Black History Month Honored on Campus
By Diana Anghel
This year's national theme for Black History Month is Black Resistance, meant to symbolize the triumphs, successes and progress of the Black community through historic and ongoing oppression. The Bruce D. Nesbitt African American Cultural Center (BNAACC) in Urbana took this theme and turned it their own: "Black Joy is Resistance."
The center has hosted a variety of events this month, from poetry readings and seminars, to book talks and fundraisers. The overarching goal of this month, and any month, is to educate the community and bring awareness to Black History, said Jazmyne Kellogg, Director of BNAACC.
"Black history is American history, so I think it's incredibly important, especially when we consider our political landscape currently and historically around the erasure of Black voices, Black bodies, and the diversity of what those Black voices and Black bodies looked like," she said. "The continued practice of telling our story, writing our stories down and archiving them, is super important to combat the erasure."
Kellogg said the center started recruiting students for their Black History Month committee back in the fall, reaching out to a wide-net of students to ensure diverse perspectives were included. The committee decided to look at Black resistance through the lens of Black joy, a perspective based on an Adrienne Maree Brown quote: "There is no way to repress pleasure and expect liberation, satisfaction, or joy.”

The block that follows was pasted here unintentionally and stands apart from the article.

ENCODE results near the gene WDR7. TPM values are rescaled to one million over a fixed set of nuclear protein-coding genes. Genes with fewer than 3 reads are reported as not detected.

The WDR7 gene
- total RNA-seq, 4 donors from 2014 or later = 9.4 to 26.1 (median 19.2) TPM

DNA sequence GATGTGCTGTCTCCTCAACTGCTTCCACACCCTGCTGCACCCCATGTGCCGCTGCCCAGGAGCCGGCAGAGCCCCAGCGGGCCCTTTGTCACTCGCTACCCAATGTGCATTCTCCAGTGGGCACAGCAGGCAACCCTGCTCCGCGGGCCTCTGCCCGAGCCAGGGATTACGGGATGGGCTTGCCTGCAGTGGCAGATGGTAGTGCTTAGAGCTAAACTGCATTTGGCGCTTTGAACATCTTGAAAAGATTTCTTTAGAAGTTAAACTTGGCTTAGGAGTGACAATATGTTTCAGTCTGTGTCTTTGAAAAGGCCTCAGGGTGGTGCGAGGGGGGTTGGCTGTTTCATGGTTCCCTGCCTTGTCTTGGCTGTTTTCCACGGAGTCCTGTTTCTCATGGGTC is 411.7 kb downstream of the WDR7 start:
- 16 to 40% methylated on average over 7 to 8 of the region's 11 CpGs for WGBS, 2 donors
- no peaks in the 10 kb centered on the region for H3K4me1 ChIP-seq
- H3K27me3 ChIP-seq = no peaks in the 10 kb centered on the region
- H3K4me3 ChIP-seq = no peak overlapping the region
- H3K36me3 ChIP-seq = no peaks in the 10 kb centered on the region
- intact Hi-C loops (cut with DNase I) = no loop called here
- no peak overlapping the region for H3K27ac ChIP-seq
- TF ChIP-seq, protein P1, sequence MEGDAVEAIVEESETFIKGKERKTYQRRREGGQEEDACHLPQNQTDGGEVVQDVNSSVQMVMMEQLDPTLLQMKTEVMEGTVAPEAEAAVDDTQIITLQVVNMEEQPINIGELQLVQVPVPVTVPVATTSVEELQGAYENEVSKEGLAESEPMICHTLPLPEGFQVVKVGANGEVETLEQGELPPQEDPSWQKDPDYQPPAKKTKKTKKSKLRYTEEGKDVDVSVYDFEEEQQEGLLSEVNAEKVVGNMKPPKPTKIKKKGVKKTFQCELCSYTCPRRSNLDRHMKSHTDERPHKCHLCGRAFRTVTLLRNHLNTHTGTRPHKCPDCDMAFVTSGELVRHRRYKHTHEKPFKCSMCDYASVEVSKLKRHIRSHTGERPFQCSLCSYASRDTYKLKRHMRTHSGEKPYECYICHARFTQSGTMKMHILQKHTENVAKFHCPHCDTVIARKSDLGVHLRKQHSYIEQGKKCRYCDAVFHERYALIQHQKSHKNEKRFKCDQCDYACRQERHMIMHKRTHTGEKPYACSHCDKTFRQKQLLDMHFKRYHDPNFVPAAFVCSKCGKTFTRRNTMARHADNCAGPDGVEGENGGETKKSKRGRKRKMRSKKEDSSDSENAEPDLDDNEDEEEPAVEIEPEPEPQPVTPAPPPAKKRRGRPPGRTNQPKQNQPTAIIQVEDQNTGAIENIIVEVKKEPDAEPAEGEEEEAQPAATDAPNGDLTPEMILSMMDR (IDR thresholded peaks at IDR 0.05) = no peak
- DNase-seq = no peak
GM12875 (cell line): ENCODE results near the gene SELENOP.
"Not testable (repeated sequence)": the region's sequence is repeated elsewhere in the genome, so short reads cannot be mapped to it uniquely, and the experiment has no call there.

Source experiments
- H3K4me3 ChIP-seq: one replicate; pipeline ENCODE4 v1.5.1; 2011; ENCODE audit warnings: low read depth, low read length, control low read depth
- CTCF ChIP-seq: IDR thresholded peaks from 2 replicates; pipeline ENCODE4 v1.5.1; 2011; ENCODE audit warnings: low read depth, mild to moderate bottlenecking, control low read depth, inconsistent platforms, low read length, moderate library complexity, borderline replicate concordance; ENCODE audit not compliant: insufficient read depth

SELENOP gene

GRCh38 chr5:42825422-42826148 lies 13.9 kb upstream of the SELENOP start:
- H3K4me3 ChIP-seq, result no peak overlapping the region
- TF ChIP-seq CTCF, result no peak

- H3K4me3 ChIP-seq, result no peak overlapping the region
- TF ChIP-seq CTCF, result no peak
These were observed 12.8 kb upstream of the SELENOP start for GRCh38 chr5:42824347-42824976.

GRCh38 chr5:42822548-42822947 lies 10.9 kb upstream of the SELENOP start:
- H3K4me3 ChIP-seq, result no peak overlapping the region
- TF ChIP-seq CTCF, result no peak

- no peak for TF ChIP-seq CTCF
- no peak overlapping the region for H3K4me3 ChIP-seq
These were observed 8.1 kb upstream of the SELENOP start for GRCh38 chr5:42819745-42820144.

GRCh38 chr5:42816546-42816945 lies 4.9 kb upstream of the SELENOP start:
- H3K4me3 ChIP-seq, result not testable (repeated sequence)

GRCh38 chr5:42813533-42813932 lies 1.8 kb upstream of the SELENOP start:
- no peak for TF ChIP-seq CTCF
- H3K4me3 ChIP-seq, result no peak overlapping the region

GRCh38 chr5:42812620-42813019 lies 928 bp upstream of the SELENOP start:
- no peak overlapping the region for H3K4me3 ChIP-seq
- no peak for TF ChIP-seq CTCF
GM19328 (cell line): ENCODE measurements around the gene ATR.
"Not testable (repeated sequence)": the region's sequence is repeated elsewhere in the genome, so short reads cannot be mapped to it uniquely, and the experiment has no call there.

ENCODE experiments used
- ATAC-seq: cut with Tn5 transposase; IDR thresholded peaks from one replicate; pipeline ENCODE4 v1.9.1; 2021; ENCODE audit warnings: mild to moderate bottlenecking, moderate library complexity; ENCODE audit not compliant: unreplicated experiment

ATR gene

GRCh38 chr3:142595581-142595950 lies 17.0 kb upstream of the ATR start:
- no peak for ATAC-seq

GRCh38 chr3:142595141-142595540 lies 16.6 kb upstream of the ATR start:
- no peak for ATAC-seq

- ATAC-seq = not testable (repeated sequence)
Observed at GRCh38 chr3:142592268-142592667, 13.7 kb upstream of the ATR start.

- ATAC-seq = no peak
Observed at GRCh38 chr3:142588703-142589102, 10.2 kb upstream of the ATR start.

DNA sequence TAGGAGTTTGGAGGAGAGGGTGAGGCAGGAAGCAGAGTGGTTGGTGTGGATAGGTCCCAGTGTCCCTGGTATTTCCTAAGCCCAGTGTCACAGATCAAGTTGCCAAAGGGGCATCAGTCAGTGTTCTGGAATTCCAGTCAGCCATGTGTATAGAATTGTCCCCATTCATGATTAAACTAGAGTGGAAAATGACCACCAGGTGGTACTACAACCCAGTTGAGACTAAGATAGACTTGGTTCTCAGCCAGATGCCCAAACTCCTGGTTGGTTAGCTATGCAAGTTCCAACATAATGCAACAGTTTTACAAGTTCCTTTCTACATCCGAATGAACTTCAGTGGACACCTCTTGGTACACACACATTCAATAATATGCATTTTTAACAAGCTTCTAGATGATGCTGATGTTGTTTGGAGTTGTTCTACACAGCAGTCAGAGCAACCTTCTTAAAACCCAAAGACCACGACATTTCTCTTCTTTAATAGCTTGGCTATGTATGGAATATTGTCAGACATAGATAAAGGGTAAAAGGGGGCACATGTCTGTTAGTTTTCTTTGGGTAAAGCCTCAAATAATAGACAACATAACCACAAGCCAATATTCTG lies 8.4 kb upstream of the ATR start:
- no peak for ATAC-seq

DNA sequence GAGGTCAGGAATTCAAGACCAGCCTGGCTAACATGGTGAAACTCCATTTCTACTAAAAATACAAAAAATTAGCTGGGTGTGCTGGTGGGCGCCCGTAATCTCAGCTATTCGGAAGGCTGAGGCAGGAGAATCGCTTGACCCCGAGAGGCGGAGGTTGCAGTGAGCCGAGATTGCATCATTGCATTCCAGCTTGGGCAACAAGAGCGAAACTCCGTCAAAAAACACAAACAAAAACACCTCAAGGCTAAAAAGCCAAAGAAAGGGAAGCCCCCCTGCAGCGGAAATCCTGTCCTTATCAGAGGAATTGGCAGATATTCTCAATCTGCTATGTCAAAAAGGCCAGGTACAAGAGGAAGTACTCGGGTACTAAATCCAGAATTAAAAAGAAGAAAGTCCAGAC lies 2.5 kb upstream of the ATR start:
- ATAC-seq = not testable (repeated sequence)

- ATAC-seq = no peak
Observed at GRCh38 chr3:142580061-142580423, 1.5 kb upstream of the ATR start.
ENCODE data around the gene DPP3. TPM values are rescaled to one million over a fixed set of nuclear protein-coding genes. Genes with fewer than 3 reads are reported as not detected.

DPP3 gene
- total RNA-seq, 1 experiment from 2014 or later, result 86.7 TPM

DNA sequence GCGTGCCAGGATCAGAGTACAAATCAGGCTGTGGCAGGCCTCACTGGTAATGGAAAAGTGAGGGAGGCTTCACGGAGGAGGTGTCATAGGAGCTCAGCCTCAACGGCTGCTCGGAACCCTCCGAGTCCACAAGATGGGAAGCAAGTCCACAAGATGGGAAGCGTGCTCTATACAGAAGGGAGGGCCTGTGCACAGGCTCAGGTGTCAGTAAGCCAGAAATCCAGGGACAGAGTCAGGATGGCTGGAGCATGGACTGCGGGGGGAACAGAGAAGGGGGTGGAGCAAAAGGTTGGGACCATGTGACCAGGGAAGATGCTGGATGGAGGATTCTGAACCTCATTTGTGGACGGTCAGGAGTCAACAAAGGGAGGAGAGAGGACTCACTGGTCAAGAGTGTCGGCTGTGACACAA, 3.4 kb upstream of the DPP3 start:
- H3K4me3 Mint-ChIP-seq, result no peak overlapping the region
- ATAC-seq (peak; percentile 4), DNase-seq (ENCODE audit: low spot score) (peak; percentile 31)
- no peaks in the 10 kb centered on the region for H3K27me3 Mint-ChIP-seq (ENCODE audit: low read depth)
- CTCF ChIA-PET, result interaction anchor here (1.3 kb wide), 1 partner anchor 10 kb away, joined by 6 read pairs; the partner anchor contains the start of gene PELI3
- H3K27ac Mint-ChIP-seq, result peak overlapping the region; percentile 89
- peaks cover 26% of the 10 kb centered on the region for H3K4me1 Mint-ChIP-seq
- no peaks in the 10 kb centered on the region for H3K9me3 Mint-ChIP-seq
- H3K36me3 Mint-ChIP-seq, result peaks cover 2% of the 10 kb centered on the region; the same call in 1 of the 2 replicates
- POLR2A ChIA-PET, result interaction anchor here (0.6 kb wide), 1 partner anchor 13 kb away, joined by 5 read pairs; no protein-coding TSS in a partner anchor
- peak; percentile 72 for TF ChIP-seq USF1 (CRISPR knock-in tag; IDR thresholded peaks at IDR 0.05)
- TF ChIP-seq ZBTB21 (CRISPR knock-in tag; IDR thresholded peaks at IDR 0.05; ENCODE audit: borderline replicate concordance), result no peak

Across campus, other groups were active in bringing Black voices to the surface this month. Women of Color (WOC) UIUC, a registered student organization whose goal is to educate and empower minority women across campus and the community, participated in several panels, trivia nights and cosponsorships with other organizations.
Iyanla “La La” Smith, President of WOC UIUC, said that it's important to live out the Black experience as a student.
"Black history shouldn't be specified to just a month," she said. "Every day is a day for not only celebrating Black History, but celebrating individual history, as well."
Smith said that social media is a great place to start learning about Black history, but making real-life connections such as through cultural centers and student organization makes for understanding and communication.
To learn more about BNAACC, visit https://oiir.illinois.edu/bnaacc.